# What is the number of core and valence electrons for I?

Oct 12, 2015

$46$

#### Explanation:

Iodine, $\text{I}$, is located in period 5, group 17 of the periodic table, and has an atomic number equal to $53$.

That means that a neutral iodine atom will have a total of $53$ electrons surrounding its nucleus.

Now, out of these $53$ electrons, some are considered core electrons and some areconsidered valence electrons.

${n}_{\text{total" = n_"core" + n_"valence}}$

But how would you distinguish between the two types of electrons?

To do that, you need to look at the electron configuration of iodine, which looks like this

$\text{I: } 1 {s}^{2} 2 {s}^{2} 2 {p}^{6} 3 {s}^{2} 3 {p}^{6} 3 {d}^{10} 4 {s}^{2} 4 {p}^{6} 5 {s}^{2} 4 {d}^{10} 5 {p}^{5}$

You know that the valence electrons are defined as being the electrons located on the highest energy level of that atom, which is given by the principal quantum number, $n$, for main group elements.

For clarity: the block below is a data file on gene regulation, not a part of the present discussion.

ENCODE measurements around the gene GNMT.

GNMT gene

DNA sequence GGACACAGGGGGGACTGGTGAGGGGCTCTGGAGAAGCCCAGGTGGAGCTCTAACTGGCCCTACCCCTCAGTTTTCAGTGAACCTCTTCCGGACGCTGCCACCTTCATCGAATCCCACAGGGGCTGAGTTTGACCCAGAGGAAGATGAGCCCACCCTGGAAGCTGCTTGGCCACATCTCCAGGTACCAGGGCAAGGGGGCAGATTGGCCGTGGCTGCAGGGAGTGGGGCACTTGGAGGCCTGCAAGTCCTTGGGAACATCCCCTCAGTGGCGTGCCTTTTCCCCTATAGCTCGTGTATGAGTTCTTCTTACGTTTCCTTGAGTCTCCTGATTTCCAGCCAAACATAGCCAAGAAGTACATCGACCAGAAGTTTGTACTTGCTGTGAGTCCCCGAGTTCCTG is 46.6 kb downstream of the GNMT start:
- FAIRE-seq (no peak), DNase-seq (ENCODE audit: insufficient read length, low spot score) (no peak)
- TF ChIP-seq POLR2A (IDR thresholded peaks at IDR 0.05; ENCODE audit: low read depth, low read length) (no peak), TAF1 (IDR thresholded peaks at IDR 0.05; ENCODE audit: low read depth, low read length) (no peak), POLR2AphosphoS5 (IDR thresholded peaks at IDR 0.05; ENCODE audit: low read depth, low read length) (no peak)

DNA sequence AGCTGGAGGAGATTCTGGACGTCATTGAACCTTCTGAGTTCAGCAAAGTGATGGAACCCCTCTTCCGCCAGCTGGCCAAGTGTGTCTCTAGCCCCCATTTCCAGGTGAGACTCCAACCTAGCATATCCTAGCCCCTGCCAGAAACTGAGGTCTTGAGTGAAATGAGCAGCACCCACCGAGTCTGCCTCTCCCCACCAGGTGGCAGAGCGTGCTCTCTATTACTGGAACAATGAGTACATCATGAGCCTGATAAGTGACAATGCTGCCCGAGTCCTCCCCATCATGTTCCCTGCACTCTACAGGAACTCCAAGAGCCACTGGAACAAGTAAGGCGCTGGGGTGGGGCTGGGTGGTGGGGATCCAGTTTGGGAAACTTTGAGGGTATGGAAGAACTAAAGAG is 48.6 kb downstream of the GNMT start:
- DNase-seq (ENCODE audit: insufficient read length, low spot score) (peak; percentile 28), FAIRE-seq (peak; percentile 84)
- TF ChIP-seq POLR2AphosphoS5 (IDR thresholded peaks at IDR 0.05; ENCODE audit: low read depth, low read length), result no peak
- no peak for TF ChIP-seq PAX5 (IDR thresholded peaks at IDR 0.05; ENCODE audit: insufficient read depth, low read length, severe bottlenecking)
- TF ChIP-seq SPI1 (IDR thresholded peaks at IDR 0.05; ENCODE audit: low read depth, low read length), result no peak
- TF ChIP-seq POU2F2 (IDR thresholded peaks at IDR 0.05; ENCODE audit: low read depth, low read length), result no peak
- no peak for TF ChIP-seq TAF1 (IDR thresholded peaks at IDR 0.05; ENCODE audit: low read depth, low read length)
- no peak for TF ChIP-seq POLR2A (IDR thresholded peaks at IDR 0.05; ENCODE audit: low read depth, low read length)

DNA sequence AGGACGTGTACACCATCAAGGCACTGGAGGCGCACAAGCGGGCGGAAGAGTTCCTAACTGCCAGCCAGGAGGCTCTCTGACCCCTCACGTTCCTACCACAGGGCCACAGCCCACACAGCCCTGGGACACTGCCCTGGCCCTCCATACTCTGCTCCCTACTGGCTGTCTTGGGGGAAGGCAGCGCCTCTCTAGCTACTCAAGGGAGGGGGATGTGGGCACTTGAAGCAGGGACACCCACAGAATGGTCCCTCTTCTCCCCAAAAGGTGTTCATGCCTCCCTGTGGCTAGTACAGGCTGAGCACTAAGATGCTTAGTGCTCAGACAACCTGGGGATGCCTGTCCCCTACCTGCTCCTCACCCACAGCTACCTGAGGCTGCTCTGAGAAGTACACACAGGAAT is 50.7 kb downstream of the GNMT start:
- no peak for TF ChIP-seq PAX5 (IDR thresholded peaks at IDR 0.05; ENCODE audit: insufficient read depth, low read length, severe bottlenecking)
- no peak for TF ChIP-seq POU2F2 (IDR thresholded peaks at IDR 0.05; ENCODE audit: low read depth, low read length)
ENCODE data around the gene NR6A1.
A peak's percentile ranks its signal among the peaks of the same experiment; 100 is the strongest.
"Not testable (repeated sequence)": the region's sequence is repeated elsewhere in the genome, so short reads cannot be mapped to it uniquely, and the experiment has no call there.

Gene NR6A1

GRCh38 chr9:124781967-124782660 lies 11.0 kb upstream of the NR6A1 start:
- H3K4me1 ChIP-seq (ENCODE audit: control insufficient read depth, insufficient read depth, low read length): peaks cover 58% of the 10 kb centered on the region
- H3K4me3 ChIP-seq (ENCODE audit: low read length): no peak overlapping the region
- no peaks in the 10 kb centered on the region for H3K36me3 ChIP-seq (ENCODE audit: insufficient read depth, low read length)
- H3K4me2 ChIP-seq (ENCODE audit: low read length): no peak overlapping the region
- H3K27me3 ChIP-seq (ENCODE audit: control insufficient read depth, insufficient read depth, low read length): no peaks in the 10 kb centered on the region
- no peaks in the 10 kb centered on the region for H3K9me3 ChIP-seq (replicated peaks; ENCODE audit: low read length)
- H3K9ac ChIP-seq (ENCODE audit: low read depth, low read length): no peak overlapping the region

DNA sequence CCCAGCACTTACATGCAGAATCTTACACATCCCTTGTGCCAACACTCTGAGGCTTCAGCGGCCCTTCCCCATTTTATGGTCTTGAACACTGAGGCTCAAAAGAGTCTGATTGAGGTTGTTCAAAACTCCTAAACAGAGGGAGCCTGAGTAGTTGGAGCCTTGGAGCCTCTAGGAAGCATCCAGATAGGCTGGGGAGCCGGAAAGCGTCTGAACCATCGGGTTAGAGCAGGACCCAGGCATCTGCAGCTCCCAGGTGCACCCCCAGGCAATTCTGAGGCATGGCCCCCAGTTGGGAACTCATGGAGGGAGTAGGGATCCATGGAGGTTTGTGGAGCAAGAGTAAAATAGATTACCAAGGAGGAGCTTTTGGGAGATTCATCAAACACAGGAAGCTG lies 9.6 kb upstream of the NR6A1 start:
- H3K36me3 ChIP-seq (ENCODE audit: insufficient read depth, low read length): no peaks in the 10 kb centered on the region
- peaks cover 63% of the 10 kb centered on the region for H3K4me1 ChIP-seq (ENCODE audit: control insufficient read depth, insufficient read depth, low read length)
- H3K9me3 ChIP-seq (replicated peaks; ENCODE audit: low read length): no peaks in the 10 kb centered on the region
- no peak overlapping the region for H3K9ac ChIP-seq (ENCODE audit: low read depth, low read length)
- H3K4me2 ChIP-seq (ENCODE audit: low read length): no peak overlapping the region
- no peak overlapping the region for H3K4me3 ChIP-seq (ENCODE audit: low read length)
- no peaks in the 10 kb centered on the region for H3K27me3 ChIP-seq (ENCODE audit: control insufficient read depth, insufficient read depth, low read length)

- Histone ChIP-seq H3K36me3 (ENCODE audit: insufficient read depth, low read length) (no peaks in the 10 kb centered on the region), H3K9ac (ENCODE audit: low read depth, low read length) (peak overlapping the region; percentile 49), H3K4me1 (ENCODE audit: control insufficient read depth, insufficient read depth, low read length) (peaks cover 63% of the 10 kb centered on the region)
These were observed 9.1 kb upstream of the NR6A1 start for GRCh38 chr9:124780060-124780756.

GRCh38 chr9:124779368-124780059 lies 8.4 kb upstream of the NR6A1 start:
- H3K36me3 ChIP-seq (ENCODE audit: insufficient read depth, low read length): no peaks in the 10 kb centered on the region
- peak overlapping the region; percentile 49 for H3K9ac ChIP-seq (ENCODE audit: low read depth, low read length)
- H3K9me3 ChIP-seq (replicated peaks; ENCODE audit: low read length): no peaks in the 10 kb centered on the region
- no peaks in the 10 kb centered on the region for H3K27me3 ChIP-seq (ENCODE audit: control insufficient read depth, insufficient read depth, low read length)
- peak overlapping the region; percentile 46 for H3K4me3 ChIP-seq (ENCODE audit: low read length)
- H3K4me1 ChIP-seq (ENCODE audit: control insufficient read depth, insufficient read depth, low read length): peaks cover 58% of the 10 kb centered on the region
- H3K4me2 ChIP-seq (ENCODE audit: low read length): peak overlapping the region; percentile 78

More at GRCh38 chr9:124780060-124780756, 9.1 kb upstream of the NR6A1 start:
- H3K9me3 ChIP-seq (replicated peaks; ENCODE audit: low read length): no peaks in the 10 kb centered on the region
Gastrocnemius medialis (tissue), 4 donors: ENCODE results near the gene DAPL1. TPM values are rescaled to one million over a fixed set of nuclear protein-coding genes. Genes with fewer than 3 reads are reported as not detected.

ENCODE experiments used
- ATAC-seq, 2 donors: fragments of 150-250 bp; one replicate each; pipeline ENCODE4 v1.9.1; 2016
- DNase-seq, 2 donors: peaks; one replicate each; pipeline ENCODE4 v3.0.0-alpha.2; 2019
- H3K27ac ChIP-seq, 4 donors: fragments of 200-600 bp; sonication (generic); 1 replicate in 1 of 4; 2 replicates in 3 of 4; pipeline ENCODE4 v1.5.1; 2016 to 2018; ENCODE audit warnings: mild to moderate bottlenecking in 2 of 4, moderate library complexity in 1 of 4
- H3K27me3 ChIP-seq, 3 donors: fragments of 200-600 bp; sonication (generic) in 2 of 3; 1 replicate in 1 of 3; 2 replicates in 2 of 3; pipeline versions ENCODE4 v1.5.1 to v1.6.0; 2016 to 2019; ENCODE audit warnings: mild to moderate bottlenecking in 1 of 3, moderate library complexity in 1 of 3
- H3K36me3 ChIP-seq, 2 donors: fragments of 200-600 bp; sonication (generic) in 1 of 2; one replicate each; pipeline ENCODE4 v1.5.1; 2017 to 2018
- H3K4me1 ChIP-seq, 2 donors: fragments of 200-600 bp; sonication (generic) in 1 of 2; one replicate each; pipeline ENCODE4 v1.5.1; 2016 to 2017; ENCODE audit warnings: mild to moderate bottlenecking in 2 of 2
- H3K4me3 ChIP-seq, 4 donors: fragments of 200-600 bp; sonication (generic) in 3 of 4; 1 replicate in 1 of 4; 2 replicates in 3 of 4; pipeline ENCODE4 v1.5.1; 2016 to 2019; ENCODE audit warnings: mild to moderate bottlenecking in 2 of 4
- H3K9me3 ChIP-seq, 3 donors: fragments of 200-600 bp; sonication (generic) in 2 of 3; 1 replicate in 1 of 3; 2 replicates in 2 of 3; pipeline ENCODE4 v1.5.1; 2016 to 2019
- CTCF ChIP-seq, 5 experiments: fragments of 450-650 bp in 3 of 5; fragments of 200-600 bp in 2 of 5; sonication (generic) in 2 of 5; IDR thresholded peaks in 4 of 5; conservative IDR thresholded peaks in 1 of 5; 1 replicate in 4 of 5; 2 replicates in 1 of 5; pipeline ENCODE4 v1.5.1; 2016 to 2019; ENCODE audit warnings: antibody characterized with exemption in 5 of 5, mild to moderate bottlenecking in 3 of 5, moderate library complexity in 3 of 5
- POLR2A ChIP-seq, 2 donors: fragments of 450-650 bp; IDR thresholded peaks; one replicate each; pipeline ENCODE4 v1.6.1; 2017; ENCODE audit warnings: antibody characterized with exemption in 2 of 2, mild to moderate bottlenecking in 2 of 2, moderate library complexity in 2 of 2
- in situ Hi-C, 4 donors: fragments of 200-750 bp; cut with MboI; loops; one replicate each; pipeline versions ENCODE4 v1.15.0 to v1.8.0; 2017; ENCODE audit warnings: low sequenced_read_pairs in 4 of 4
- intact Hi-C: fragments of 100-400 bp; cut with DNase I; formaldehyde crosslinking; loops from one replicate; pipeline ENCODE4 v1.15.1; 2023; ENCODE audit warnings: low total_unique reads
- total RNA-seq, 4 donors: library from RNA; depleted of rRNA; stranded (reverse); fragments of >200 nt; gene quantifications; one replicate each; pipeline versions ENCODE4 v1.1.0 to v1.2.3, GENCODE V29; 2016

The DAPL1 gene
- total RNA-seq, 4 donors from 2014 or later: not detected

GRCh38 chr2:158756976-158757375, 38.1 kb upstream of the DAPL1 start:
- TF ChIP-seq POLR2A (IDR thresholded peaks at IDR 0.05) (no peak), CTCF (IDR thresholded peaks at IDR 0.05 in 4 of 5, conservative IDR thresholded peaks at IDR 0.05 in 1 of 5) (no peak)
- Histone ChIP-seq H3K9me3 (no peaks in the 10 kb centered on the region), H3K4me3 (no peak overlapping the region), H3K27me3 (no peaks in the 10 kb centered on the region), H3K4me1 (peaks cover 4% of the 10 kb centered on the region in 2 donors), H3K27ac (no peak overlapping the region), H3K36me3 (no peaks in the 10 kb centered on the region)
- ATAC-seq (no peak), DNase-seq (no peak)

Notice that, in iodine's case, the highest energy level is $n = 5$. You have two subshells occupied with electrons on this energy level, $5 {s}^{2}$ and $5 {p}^{5}$.

This means that iodine has a total of

underbrace(2e^(-))_(color(blue)("from 5s subshell")) + overbrace(5e^(-))^(color(red)("from 5p subshell")) = "7 valence " e^(-)

The rest of the electrons will thus be core electrons.

${n}_{\text{core" = n_"total" - n_"valence}}$

n_"core" = 53 - 7 = color(green)("46 core "e^(-))

Therefore, a neutral iodine atom has $46$ core electrons and $7$ valence electrons.

Apr 29, 2017

Iodine has $7$ valence electrons and $46$ core electrons for a total of $53$, the atomic number.

#### Explanation:

Iodine is in the group 17 elements, known as halogens, and all of them have $7$ valence electrons.

A valence electron is capable of bonding with valence electrons of another atom to complete the octet of electrons each atom needs in its outer shell.

The core electrons are not available for bonding with other elements

When more than one atom bonds with others, a molecule is formed. The completed molecule will not have an electron charge associated with it.